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The S&P 500's Make or Break Diamond

09/06/02 10:05:59 AM
by David Penn

The break from an intraday diamond formation should tell traders and investors all they need to know about the S&P 500's near-term direction.

Security:   SPX
Position:   N/A

The plot of the S&P 500 gets thicker. Increasing numbers of informed commentators -- as opposed to the perma-bulls -- have been growing more and more bearish. The "rally is dead" say these insightful observers -- and they are not entirely without evidence. The rally that began at the end of July has started to roll over, breaking through an initial trendline that connected the July 24th lows to what I considered a successful test of bottom on August 6th.

There's no fading the bearishness of an outright trendline break, but a look at the intraday action in the S&P 500 suggests that there may be more resilience to the S&P 500's rally than otherwise thought. I introduced this notion in a previous Advantage article, "The S&P500's Other Head and Shoulders Top", suggesting further that the downside from this intraday head and shoulders top might measure the extent of the correction in the July-August-September rally in the S&P 500.

This head and shoulders top in the 15-minute bar chart breaks down into a diamond formation in early September.
Graphic provided by: TradeStation.
I had anticipated a downside breakout to around 897 back on August 28th, with the S&P 500 trading around 914.50. While the S&P 500 has moved even further down -- the correction low is about 870.50 -- I note that the S&P 500 has remained in a relatively comfortable range between 896.50 and 870.50, allowing the index to consolidate a bit while new leadership -- bullish or bearish -- emerges. I was particularly struck by the diamond-shaped nature of the consolidation at the beginning of September.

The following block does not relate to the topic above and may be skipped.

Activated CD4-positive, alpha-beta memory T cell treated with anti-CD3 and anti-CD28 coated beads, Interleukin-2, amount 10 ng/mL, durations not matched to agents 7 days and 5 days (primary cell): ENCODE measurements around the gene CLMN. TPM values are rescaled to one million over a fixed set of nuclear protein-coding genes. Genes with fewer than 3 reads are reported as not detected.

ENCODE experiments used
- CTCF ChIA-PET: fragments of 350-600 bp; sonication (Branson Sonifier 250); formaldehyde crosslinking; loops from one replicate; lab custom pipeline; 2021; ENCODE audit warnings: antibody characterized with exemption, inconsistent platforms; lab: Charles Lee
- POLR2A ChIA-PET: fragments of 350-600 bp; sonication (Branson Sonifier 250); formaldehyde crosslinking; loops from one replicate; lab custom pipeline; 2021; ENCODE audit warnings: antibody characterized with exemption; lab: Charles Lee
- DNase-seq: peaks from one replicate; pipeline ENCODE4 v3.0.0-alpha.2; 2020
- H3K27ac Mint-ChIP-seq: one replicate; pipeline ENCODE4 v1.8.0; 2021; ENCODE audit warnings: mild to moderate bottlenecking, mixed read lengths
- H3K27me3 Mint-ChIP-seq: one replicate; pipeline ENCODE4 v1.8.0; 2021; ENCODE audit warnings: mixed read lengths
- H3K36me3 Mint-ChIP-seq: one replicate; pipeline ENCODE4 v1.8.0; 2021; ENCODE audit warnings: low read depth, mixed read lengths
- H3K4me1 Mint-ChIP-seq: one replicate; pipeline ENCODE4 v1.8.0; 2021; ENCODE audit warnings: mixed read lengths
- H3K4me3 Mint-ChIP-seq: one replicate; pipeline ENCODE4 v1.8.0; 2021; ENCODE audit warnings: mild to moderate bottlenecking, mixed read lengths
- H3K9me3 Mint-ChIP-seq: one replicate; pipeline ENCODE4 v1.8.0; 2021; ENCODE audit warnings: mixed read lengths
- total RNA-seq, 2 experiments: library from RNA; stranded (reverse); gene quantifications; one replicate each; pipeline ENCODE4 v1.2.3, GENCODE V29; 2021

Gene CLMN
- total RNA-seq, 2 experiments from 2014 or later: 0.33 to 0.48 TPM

What does this diamond pattern suggest? Given the size of the diamond -- approximately 26 points -- we can prepare for a break in either direction of approximately that magnitude. A 26-point upside break -- assuming a breakout point around 883 -- would take the S&P 500 to a retest of the highs of early August (around 922). A 26-point break on the downside would take the S&P 500 down to a test of major support (penultimate support, arguably) in the 845-840 range.

While such a downside break would probably bring all the bears out of the forest, I do think that as long as support holds at 840, then any correction to that point might actually be a welcome move. Rallies in bear markets tend to come when pessimism is at a peak. While the current round of hand-wringing is a helpful reflection of fear and anxiety about the markets, a test of the 845-840 range would quite possibly be the scare needed to get this countertrend rally rolling in earnest.

David Penn

Technical Writer for Technical Analysis of STOCKS & COMMODITIES magazine,, and Advantage.

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Date: 09/08/02Rank: 4Comment: 
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